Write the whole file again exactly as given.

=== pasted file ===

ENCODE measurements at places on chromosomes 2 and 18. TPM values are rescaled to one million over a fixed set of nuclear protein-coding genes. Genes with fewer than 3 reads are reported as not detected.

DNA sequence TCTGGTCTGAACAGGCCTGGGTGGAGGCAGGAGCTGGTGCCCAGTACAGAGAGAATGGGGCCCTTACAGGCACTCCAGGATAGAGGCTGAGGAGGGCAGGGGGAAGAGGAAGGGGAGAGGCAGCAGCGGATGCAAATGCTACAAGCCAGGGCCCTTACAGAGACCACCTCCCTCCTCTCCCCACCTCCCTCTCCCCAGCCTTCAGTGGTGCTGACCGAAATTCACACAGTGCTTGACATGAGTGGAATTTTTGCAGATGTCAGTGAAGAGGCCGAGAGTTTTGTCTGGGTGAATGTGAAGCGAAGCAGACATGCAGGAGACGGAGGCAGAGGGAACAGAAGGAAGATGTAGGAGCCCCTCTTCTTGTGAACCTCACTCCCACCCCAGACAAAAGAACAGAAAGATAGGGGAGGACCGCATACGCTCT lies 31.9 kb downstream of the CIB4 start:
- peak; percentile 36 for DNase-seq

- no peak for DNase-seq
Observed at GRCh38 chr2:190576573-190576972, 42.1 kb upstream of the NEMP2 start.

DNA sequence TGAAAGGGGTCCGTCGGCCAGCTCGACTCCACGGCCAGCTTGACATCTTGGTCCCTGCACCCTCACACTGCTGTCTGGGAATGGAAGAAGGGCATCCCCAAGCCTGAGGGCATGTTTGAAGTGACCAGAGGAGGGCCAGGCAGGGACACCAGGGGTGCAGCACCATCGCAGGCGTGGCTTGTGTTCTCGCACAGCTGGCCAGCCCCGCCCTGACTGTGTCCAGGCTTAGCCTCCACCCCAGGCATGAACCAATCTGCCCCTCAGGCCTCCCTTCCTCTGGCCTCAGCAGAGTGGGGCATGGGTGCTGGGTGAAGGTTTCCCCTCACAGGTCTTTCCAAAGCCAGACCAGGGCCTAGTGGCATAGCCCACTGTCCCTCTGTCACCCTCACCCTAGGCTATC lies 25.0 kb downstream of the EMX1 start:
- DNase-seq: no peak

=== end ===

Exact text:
ENCODE measurements at places on chromosomes 2 and 18. TPM values are rescaled to one million over a fixed set of nuclear protein-coding genes. Genes with fewer than 3 reads are reported as not detected.

DNA sequence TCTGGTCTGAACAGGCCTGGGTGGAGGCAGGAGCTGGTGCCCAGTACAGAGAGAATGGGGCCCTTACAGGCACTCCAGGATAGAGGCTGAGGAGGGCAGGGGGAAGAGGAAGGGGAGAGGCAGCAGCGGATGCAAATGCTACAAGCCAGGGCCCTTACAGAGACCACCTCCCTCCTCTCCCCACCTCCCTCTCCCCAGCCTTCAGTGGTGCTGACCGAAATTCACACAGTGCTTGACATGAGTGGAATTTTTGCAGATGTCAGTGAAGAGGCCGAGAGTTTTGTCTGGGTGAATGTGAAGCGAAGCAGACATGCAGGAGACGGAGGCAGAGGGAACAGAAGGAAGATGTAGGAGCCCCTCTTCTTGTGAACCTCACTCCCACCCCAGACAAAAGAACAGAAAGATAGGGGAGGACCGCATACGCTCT lies 31.9 kb downstream of the CIB4 start:
- peak; percentile 36 for DNase-seq

- no peak for DNase-seq
Observed at GRCh38 chr2:190576573-190576972, 42.1 kb upstream of the NEMP2 start.

DNA sequence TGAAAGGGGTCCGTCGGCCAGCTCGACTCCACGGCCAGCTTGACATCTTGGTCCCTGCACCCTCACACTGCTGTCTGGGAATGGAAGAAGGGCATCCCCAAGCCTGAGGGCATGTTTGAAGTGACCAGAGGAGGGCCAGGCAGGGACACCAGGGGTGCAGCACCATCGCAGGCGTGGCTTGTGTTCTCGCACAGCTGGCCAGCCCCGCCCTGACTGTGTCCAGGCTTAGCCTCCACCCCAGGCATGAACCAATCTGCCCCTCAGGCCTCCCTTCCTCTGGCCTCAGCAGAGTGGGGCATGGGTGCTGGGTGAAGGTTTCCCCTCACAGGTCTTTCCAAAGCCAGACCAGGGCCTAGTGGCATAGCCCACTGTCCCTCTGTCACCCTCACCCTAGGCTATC lies 25.0 kb downstream of the EMX1 start:
- DNase-seq: no peak